All of my favorite recipes are typed and I print them into a spiral bound book every couple years. New recipes get printed out and put in a thin binder. All my cookbooks are kept in a cupboard in my kitchen and I really like having them there even though it takes up somewhat valuable space.

And I keep things on hand like cereal, oatmeal, PB&J, etc for breakfasts and a lot of the kids’ lunches.


Whitney said:

Paprika app! Best recipe, meal planning and grocery list app I have found!

Tips to get family meals on the table each night with a picture of a family of three


Nicole said:

I make a meal plan first that includes breakfast, lunch and supper 7 days per week. I then make a list for any items I will need during that time. Some things are standard, like apples, oranges and bananas. Other things get added based on the suppers I am planning. I shop twice per month at a major grocery store, plus once per month at costco. My meal plan is for a two week period, then I just repeat it for the second half of the month. On any given day, I choose from one of the meals I haven made yet that I have on the meal plan. It is rare for me to use all 14 dinners in two weeks because we use leftovers or we get invited out, or we eat something else for some reason.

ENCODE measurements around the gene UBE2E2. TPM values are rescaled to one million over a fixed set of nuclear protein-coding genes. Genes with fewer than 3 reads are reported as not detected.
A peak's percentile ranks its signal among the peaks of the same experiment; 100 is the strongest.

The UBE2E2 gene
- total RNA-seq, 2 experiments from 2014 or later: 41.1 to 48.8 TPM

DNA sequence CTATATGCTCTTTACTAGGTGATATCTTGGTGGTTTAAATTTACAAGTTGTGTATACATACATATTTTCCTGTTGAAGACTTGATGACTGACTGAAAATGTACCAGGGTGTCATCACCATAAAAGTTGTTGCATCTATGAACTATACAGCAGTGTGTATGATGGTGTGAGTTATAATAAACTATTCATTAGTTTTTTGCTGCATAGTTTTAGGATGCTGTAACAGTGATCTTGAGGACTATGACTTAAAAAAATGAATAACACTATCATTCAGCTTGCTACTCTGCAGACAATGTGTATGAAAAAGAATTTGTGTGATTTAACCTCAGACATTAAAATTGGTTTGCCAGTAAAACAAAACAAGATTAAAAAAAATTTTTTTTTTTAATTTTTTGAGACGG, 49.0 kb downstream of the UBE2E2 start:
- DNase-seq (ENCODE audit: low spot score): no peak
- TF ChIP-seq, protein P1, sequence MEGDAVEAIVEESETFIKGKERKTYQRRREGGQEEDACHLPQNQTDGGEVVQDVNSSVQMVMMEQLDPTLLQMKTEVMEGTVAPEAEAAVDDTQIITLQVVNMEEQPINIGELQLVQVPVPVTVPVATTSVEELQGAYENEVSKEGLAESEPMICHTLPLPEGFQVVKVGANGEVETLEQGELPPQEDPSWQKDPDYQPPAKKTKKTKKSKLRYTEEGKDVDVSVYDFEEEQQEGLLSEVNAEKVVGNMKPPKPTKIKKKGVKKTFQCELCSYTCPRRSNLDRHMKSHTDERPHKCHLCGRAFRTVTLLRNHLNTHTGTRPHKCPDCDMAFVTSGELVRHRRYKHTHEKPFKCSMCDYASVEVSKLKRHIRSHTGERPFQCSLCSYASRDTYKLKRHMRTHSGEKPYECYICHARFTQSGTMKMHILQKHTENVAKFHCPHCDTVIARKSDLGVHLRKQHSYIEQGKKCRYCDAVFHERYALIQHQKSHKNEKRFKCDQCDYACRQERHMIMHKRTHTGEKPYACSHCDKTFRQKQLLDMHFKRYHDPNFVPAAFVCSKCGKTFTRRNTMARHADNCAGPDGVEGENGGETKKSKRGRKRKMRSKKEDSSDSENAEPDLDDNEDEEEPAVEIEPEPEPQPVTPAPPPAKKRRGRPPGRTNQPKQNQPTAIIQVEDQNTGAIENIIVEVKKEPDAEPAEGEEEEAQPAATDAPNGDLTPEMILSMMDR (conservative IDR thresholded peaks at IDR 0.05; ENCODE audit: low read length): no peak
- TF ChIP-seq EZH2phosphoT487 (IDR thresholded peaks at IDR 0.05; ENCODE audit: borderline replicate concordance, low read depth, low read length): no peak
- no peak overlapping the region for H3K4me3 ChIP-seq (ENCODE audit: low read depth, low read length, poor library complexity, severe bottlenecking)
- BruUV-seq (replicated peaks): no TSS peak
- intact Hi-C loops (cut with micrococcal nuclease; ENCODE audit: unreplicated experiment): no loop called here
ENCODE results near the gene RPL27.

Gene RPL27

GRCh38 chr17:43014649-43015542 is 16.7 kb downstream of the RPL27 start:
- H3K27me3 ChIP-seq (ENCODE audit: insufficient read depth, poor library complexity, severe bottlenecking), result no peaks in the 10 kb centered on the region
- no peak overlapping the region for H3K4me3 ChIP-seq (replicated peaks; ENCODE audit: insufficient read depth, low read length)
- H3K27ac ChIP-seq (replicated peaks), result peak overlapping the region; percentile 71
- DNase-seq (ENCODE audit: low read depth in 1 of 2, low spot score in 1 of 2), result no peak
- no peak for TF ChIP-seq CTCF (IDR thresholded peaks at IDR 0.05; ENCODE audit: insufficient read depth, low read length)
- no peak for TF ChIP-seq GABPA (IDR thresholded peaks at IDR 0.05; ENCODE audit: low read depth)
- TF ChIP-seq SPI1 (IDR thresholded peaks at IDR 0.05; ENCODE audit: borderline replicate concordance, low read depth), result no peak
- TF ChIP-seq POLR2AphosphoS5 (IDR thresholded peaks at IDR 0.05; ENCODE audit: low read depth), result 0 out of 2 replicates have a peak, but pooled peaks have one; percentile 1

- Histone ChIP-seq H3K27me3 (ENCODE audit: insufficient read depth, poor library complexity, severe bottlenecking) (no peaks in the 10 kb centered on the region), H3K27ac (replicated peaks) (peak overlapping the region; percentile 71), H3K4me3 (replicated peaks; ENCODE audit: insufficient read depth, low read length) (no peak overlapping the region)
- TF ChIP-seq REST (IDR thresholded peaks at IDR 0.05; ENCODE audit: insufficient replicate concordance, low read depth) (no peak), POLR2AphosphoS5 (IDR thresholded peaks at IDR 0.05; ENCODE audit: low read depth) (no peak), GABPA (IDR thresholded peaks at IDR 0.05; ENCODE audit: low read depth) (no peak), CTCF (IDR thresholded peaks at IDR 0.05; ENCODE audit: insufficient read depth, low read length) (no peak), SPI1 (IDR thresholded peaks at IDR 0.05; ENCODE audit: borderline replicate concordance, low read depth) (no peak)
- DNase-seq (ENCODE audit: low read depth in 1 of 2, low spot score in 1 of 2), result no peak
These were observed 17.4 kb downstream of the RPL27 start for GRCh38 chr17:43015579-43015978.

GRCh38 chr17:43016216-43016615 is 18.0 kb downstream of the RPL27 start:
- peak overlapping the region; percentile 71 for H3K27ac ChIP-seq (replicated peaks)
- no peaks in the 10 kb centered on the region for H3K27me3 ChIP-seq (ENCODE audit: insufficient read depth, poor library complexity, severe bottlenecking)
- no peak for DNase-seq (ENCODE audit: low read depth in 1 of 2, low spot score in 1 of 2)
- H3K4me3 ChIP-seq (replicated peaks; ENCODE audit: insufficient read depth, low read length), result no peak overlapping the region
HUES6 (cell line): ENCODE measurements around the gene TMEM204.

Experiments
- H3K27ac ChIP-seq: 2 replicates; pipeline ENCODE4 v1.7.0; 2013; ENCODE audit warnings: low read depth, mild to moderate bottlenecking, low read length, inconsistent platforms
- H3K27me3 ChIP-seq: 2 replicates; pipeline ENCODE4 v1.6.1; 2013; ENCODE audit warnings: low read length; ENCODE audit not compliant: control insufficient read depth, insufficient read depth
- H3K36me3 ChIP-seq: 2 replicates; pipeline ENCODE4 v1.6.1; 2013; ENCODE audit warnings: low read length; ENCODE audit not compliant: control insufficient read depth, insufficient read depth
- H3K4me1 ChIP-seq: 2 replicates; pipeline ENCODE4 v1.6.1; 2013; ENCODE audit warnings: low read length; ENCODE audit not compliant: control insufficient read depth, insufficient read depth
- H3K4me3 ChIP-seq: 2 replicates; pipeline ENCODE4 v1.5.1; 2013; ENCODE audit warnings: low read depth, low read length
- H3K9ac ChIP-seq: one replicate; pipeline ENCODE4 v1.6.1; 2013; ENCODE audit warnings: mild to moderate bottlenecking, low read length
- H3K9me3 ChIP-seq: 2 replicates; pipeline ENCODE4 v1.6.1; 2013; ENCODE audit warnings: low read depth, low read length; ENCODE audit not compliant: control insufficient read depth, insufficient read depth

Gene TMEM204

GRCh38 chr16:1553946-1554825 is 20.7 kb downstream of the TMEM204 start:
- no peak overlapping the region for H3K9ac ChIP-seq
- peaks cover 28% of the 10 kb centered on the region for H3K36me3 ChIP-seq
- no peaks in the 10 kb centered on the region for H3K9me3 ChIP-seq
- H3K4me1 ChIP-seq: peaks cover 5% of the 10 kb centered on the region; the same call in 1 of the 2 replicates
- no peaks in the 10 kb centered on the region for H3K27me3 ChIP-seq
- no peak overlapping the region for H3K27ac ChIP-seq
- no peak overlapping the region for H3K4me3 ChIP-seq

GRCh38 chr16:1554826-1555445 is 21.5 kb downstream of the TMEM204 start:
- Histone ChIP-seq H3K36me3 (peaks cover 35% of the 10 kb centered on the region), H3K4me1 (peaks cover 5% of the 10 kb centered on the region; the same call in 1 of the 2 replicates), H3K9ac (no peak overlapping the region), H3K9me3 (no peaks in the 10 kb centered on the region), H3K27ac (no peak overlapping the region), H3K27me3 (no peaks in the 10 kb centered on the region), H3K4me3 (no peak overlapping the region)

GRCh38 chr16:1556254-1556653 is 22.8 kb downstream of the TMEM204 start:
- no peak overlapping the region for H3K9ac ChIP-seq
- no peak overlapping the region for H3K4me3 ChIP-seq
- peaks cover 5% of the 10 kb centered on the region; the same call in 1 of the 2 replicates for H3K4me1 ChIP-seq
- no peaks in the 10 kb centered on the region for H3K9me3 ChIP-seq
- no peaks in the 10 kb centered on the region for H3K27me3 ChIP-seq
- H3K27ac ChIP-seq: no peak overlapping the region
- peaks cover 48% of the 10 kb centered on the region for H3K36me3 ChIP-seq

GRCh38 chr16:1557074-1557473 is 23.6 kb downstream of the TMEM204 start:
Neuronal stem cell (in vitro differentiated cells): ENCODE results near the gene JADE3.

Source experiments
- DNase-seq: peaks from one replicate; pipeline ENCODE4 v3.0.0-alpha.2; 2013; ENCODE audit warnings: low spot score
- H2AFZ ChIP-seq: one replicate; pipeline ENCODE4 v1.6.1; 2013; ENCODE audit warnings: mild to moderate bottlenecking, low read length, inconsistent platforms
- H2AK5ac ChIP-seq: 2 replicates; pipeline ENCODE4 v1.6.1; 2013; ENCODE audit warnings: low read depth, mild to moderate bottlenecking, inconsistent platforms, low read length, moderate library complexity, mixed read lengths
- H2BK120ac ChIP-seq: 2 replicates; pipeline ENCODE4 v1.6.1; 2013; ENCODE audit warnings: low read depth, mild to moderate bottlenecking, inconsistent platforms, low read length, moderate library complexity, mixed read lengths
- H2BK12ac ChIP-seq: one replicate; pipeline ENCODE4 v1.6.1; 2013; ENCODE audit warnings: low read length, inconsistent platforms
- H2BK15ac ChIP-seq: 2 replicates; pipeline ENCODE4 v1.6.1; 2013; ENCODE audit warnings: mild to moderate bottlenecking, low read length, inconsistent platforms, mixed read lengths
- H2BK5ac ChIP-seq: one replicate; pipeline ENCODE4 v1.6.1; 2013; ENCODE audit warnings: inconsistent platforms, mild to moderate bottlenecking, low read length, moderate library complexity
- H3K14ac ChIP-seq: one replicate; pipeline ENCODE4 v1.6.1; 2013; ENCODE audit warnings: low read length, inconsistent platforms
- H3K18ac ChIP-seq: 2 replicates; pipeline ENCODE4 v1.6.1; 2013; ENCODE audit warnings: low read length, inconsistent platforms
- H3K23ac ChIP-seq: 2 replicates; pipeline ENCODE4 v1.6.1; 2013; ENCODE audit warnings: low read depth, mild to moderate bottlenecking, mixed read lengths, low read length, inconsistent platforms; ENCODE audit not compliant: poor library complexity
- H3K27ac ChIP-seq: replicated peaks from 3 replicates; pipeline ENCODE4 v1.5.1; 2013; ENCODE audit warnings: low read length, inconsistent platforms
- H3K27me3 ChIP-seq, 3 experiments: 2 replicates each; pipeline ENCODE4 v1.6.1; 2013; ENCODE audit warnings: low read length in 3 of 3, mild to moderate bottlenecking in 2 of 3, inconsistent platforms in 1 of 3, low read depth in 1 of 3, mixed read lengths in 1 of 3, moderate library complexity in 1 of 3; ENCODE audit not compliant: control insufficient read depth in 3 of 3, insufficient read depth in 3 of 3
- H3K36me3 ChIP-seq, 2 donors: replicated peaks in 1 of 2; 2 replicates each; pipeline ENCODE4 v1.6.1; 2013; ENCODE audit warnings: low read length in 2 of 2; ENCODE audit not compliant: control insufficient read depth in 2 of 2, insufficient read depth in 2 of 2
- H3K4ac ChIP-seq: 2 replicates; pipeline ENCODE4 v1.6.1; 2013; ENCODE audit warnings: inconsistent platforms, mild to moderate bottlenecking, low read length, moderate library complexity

I’m also in a meal exchange group. We each make whatever meal we have chosen, multiplied by how many people are joining in, then we get together and swap. We are doing it monthly currently, but each person opts in by the 15 of the month, and we swap the last Monday of the month. I add the frozen meals to my meal plan either one or two times per week.

I start making supper between 4-5 pm, we eat at 6. I prefer to make fresh meals all at once over slow cooker meals. I have a very short list of meals that I think that good when made in the slow cooker. This last year I got a pressure cooker and have been playing around with that. As a SAHM, I feel like I have a lot of options in terms of what we eat. I always have afternoon time when my kids are napping that I can start prepping or cooking for a more involved meal.